Why was Pakistan general giving money to protesters?

A video showing a senior Pakistani army officer distributing money to anti-government protesters in Islamabad has prompted a fierce reaction on social media.

The footage is being interpreted by some as rare evidence of the “soft spot” the military is believed to have for religious groups, whose support can be mobilised against mainstream political parties.

The demonstrators blocked a main road in Islamabad for three weeks until the military brokered an end to the protest on Monday after a botched police operation. The law minister then resigned, meeting a key demand of the protesters who had accused him of blasphemy.

The deal was seen as capitulation by the civilian authorities under pressure from the military.

In the video, director-general of the Punjab Rangers Maj-Gen Azhar Navid Hayat is seen giving envelopes containing 1,000-rupee ($9.50; £7) notes to participants in the protests, who were described as having no money to pay their bus fare home.

“This is a gift from us to you,” the general is heard telling one bearded man. “Aren’t we with you too?”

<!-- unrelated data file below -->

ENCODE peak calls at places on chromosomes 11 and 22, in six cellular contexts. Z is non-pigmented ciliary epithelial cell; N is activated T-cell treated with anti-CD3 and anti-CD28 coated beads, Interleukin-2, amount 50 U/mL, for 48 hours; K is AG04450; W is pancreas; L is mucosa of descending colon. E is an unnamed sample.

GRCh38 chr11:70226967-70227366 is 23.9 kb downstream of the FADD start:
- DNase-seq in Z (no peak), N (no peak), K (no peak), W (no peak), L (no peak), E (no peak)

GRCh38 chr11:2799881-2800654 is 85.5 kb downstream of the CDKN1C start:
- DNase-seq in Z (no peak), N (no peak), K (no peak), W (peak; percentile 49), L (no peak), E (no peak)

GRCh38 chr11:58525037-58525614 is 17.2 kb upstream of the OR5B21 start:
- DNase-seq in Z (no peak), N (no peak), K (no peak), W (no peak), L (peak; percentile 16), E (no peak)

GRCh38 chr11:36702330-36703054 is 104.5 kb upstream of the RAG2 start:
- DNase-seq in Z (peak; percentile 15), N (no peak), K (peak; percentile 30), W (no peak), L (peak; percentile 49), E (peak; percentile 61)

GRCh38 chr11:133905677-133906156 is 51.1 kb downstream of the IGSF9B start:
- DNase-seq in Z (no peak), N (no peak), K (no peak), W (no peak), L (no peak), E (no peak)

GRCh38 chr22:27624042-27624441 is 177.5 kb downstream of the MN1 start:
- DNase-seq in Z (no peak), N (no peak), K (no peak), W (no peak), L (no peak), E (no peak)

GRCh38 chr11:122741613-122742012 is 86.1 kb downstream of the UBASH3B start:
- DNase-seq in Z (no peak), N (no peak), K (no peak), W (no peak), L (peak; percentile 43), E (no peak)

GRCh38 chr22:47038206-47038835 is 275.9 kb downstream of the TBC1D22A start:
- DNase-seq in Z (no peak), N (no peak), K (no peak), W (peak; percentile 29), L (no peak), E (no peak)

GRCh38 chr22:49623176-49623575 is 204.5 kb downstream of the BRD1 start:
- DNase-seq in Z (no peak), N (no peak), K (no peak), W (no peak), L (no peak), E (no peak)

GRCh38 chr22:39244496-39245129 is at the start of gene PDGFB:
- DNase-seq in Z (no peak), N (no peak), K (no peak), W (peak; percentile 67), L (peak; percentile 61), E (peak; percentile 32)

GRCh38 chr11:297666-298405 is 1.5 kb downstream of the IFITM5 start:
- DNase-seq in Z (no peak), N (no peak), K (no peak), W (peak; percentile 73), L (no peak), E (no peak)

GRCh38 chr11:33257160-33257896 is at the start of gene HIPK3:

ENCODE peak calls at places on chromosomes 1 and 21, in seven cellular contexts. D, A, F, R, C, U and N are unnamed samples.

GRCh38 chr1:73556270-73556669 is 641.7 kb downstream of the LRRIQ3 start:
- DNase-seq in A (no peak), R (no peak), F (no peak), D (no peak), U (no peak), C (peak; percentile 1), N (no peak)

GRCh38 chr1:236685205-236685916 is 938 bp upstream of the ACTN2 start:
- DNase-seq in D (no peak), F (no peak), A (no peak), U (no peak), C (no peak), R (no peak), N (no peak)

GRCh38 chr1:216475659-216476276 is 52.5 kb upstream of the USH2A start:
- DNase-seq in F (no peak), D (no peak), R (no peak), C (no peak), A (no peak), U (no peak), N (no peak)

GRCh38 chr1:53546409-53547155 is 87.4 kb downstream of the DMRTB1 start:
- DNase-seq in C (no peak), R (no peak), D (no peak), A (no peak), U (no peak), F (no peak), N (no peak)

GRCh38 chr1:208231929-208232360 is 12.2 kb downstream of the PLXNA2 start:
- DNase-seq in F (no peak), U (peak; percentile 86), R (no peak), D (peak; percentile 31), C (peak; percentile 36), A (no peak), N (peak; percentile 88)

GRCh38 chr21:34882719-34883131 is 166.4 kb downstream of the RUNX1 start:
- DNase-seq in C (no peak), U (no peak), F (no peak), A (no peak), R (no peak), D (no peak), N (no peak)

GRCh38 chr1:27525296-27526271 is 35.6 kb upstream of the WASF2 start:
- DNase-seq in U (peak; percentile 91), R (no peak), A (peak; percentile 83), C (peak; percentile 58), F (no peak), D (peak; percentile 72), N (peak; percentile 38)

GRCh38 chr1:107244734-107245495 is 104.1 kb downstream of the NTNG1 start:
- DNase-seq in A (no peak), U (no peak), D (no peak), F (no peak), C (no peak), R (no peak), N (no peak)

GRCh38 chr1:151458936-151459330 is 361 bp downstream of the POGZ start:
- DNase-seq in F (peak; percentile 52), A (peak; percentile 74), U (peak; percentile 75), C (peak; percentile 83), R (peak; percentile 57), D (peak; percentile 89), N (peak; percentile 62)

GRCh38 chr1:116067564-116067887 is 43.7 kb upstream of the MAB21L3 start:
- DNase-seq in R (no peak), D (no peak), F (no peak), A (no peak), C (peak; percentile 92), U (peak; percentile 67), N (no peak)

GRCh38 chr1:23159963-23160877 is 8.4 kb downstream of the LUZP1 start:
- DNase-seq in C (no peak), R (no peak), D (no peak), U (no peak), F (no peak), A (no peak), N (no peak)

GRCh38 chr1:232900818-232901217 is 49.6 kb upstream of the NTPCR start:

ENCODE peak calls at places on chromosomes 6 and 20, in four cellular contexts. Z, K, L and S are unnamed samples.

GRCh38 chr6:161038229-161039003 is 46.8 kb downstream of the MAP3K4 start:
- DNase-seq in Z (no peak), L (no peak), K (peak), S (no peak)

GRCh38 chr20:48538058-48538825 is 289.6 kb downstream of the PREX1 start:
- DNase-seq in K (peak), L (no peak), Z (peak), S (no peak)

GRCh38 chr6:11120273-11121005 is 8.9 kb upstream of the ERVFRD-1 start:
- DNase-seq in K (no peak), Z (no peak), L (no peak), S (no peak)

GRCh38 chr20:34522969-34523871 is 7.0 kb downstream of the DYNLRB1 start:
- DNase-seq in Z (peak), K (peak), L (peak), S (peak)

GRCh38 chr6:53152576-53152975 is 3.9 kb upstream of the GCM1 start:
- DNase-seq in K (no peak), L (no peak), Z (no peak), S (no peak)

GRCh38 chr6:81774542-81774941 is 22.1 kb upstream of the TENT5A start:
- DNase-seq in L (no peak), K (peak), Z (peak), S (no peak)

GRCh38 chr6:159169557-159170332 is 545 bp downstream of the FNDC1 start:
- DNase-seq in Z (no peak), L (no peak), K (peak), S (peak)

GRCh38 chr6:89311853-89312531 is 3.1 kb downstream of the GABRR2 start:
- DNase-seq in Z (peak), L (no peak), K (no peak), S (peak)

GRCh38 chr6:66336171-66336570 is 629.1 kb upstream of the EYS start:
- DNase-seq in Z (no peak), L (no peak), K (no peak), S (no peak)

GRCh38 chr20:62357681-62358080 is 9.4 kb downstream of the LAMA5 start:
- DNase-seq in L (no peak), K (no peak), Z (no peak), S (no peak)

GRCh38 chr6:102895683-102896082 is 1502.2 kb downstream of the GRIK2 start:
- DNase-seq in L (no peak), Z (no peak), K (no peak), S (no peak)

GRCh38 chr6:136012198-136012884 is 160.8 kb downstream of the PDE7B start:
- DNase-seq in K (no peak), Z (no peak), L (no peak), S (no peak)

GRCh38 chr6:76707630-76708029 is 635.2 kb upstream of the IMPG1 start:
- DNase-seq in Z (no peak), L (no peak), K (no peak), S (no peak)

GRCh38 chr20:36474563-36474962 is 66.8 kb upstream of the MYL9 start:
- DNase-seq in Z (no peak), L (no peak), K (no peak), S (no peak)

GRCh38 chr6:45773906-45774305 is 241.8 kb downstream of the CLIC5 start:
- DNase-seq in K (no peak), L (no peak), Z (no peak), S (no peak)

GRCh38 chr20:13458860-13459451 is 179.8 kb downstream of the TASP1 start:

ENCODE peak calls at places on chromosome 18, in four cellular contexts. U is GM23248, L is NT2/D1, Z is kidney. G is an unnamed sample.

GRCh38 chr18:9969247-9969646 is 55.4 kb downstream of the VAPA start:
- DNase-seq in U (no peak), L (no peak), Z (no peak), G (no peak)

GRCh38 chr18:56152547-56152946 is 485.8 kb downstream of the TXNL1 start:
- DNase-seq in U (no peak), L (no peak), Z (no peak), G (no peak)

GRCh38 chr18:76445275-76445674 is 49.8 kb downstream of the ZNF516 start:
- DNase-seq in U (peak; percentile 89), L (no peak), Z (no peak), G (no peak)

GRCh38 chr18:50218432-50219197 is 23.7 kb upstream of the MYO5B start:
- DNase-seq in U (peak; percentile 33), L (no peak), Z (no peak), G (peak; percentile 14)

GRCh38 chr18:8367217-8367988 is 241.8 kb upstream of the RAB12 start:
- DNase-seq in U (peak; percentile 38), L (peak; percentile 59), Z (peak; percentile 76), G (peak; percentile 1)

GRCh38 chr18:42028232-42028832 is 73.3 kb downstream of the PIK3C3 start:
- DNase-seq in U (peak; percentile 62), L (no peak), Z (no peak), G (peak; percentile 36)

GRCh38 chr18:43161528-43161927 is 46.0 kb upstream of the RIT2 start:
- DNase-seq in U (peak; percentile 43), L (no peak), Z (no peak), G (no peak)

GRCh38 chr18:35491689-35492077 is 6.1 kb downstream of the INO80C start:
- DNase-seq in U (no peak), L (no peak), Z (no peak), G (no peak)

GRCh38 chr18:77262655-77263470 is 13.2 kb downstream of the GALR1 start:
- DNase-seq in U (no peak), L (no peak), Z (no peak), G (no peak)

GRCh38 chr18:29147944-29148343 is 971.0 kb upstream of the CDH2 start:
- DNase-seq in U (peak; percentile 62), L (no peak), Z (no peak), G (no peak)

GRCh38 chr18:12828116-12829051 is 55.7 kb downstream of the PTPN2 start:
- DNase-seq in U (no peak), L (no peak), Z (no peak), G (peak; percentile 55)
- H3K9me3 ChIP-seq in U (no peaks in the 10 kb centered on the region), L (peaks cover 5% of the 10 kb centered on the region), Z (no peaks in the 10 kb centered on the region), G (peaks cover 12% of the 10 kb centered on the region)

He then goes on to pat another protester on the cheek and offers a reassurance that, “God willing, we’ll get all of them released” – presumably a reference to arrested protesters.

“This is all we had in one bag. There’s some more [money] in the other,” Gen Hayat says, before the footage ends.

Pakistan protests: The political tensions behind the scenes
The video was shot by Dawn News TV reporter Shakil Qarar on his mobile phone. He says it was run on the Dawn News website but has no idea how footage without the Dawn News logo ended up on social media.

There was no immediate reaction from the military, which has long played a prominent role in the country’s politics.

The protests turned violent over the weekend before the civilian government gave in
No politicians from the governing party or the opposition have commented and TV channels have refrained from running the footage, perhaps reluctant to antagonise the powerful military.

The Nation and Dawn newspapers did cover the story but did not headline it, and it got a back-page mention in the Urdu-language daily Jang.

However, there has been fierce reaction from some Pakistanis on social media.

November 29 2017

Source: https://www.bbc.com/news/world-asia-42149535

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